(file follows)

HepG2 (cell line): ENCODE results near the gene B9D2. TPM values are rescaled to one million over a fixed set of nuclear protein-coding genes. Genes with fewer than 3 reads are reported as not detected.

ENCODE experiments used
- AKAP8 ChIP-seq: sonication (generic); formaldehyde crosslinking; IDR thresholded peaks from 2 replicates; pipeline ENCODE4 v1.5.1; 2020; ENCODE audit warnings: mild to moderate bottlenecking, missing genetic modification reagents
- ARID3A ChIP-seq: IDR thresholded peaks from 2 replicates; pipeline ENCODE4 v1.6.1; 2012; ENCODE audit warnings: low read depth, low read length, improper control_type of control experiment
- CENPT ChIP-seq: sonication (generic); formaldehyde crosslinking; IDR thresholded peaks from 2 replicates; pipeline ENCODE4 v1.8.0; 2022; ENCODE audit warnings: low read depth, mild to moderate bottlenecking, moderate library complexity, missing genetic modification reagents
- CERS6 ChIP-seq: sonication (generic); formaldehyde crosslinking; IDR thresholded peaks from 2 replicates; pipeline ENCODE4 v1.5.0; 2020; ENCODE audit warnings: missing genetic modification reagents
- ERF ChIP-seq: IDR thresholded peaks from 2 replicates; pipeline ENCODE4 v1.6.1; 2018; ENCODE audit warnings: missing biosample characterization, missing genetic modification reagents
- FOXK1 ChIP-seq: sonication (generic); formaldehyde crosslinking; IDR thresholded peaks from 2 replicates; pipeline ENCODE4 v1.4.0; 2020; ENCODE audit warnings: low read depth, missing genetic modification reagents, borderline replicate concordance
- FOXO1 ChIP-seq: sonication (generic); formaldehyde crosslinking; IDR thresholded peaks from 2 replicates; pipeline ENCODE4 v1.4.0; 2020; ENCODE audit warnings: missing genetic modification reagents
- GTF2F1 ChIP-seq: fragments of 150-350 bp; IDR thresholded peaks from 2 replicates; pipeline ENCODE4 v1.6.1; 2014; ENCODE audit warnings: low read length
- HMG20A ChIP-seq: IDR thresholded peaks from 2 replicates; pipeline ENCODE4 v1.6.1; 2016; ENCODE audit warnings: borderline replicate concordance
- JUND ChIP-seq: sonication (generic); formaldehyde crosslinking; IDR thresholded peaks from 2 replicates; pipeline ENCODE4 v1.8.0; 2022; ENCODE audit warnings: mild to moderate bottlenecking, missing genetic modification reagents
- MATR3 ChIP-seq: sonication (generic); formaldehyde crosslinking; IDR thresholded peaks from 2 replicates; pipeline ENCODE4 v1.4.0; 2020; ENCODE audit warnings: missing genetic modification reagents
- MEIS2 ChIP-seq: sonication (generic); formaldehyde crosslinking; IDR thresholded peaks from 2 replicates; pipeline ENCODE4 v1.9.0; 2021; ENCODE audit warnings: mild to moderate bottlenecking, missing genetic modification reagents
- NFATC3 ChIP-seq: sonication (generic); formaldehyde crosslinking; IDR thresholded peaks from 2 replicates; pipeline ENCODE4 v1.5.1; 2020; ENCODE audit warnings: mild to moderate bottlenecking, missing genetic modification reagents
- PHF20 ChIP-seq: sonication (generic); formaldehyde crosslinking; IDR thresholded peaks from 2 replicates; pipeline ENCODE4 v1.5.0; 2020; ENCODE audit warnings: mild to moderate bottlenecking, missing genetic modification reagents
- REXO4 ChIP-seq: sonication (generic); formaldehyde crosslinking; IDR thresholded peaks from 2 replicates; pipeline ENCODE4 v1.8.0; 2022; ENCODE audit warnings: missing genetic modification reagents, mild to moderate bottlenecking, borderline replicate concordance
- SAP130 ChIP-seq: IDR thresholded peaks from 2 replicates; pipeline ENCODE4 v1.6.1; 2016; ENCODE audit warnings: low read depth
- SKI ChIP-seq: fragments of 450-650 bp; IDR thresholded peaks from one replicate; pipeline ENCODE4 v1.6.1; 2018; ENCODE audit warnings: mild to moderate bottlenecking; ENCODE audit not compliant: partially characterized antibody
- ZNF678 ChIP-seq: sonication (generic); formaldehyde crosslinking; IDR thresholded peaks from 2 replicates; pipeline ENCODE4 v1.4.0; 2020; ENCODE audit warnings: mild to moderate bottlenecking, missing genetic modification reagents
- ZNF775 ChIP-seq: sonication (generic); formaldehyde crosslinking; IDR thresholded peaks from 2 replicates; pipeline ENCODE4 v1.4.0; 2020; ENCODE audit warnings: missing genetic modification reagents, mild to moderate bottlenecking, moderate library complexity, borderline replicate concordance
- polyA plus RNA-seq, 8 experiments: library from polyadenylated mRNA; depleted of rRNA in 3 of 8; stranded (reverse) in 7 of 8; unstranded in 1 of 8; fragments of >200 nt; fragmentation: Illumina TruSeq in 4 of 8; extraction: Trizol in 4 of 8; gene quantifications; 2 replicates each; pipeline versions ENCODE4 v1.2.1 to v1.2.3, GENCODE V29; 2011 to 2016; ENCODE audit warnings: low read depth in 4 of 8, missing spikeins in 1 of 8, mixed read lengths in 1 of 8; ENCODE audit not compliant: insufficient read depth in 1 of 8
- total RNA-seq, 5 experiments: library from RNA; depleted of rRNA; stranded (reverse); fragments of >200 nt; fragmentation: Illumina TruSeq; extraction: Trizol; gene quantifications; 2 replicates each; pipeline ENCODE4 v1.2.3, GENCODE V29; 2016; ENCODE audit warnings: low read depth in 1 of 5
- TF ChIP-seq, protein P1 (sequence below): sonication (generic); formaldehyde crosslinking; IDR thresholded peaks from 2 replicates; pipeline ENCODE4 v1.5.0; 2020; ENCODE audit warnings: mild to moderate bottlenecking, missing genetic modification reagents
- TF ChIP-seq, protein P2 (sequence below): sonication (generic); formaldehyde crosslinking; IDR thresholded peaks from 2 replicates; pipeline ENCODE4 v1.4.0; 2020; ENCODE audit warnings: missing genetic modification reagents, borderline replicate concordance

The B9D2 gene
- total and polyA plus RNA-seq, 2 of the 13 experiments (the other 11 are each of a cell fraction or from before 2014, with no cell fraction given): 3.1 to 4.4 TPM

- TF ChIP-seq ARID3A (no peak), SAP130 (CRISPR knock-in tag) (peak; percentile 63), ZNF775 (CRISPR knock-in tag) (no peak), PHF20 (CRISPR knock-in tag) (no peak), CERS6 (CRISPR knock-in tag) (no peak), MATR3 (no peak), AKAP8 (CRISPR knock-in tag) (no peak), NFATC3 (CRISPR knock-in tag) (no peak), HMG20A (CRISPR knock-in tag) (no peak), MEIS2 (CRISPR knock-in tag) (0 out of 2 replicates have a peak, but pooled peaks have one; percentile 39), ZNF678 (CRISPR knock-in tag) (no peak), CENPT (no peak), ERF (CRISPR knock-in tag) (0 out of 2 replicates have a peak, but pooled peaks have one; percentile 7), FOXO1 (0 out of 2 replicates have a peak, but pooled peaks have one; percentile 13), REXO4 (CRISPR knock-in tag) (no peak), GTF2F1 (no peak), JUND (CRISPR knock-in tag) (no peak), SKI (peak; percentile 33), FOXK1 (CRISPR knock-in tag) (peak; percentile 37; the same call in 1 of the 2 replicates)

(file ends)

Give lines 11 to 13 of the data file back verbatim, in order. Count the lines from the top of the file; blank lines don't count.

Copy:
- HMG20A ChIP-seq: IDR thresholded peaks from 2 replicates; pipeline ENCODE4 v1.6.1; 2016; ENCODE audit warnings: borderline replicate concordance
- JUND ChIP-seq: sonication (generic); formaldehyde crosslinking; IDR thresholded peaks from 2 replicates; pipeline ENCODE4 v1.8.0; 2022; ENCODE audit warnings: mild to moderate bottlenecking, missing genetic modification reagents
- MATR3 ChIP-seq: sonication (generic); formaldehyde crosslinking; IDR thresholded peaks from 2 replicates; pipeline ENCODE4 v1.4.0; 2020; ENCODE audit warnings: missing genetic modification reagents